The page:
Everyone would know that Harvard University is the oldest institution of higher learning in the United States and a member of the Ivy League, located in Cambridge, Massachusetts, U.S.A, but very few would know about the origin of the name Harvard.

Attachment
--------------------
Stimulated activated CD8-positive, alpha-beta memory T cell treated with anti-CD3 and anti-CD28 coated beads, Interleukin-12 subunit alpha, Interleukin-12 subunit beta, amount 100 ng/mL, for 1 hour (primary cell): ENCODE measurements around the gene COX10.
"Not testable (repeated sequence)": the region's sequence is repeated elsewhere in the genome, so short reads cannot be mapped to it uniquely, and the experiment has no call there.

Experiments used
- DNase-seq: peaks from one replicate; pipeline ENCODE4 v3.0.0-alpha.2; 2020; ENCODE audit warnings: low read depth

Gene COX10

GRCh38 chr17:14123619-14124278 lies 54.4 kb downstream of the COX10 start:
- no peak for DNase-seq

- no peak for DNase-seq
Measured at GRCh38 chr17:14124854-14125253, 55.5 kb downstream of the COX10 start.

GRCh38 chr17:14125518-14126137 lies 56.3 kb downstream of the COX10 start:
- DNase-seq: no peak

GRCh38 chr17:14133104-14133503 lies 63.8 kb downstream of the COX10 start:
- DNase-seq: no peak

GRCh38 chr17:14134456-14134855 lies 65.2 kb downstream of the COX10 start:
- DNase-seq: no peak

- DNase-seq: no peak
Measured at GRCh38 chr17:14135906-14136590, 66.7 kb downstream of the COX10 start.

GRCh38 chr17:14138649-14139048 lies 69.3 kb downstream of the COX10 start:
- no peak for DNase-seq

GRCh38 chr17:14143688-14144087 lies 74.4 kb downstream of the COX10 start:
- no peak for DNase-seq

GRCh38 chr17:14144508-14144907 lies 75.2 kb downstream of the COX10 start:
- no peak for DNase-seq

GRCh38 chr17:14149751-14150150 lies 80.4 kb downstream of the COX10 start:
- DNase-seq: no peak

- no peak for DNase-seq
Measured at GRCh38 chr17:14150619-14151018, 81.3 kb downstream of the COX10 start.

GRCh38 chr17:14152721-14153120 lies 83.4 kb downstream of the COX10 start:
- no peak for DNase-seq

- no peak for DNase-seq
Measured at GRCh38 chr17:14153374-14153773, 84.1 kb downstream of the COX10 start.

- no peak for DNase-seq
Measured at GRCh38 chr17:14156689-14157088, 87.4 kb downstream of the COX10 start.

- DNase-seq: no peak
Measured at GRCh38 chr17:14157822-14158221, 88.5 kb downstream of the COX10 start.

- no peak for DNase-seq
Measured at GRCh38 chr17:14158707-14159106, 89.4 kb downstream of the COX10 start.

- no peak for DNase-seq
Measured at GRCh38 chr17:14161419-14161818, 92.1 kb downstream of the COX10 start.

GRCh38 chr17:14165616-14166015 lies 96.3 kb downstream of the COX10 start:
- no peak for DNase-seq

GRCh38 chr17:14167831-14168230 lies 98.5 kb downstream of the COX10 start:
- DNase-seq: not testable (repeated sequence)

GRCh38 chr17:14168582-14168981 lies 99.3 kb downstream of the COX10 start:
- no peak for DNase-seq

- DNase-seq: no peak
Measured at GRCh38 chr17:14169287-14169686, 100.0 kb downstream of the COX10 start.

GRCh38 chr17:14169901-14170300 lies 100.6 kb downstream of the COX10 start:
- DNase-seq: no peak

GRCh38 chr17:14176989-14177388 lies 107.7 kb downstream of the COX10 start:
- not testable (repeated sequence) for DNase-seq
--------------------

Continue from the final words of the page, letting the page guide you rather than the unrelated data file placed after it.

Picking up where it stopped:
I was privileged to visit Harvard University last February 12-14, 2009 as the venue for the J. Reuben Clark Law Society conference. We were toured around the historic Harvard and have taken pictures at the John Harvard statue prominently located at the Harvard Square. On the Statue, the following words are inscribed: John Harvard, Founder, 1637. We were later informed that none of the three inscriptions are true. As the farthest delegation, the Philippine chapter attendees (Comm. Roy Almoro, Atty. Zaniah Siton, Atty. Maricel Sulit, Atty. Kinggay Tandan and myself) were given a tour of the campus by Harvard law students Christian Robinsons and Joshua, and we were told of the Three Lies about the Statue: it was not John Harvard (but the son of the Mr. Hoar), John Harvard was not the founder and that the establishment of Harvard University was not in 1637. The truth is this: initially called "New College" or "the college at New Towne", the institution was named Harvard College on March 13, 1639, after a young clergyman named John Harvard, who bequeathed the College his library of four hundred books and £779 (which was half of his estate). When asked why no one made the effort to change the inscriptions, they just said "just so they could tell about the three lies about the John Harvard statue"..haha.